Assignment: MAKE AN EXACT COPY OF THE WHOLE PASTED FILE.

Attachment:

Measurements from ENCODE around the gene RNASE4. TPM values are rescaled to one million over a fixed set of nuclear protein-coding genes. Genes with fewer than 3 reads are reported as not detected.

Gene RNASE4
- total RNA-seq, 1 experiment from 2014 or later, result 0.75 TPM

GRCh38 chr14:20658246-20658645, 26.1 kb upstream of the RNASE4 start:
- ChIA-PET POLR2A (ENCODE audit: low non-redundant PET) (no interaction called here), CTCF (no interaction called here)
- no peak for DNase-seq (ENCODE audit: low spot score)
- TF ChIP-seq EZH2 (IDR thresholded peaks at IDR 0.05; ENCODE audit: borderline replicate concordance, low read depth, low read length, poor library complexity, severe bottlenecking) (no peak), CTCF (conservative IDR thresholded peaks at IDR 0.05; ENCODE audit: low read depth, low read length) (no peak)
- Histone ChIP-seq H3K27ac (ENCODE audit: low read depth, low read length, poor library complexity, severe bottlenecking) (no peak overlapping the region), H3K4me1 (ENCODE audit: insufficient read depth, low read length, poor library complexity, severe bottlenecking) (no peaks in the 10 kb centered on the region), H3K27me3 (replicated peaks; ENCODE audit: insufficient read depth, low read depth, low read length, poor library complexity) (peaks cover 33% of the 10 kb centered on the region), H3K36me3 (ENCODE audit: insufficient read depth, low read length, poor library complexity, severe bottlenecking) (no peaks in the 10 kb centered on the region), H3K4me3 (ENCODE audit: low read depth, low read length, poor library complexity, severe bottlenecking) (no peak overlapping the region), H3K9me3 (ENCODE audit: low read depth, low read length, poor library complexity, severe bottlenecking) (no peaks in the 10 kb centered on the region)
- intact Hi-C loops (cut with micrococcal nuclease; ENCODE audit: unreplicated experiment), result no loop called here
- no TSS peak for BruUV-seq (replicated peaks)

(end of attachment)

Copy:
Measurements from ENCODE around the gene RNASE4. TPM values are rescaled to one million over a fixed set of nuclear protein-coding genes. Genes with fewer than 3 reads are reported as not detected.

Gene RNASE4
- total RNA-seq, 1 experiment from 2014 or later, result 0.75 TPM

GRCh38 chr14:20658246-20658645, 26.1 kb upstream of the RNASE4 start:
- ChIA-PET POLR2A (ENCODE audit: low non-redundant PET) (no interaction called here), CTCF (no interaction called here)
- no peak for DNase-seq (ENCODE audit: low spot score)
- TF ChIP-seq EZH2 (IDR thresholded peaks at IDR 0.05; ENCODE audit: borderline replicate concordance, low read depth, low read length, poor library complexity, severe bottlenecking) (no peak), CTCF (conservative IDR thresholded peaks at IDR 0.05; ENCODE audit: low read depth, low read length) (no peak)
- Histone ChIP-seq H3K27ac (ENCODE audit: low read depth, low read length, poor library complexity, severe bottlenecking) (no peak overlapping the region), H3K4me1 (ENCODE audit: insufficient read depth, low read length, poor library complexity, severe bottlenecking) (no peaks in the 10 kb centered on the region), H3K27me3 (replicated peaks; ENCODE audit: insufficient read depth, low read depth, low read length, poor library complexity) (peaks cover 33% of the 10 kb centered on the region), H3K36me3 (ENCODE audit: insufficient read depth, low read length, poor library complexity, severe bottlenecking) (no peaks in the 10 kb centered on the region), H3K4me3 (ENCODE audit: low read depth, low read length, poor library complexity, severe bottlenecking) (no peak overlapping the region), H3K9me3 (ENCODE audit: low read depth, low read length, poor library complexity, severe bottlenecking) (no peaks in the 10 kb centered on the region)
- intact Hi-C loops (cut with micrococcal nuclease; ENCODE audit: unreplicated experiment), result no loop called here
- no TSS peak for BruUV-seq (replicated peaks)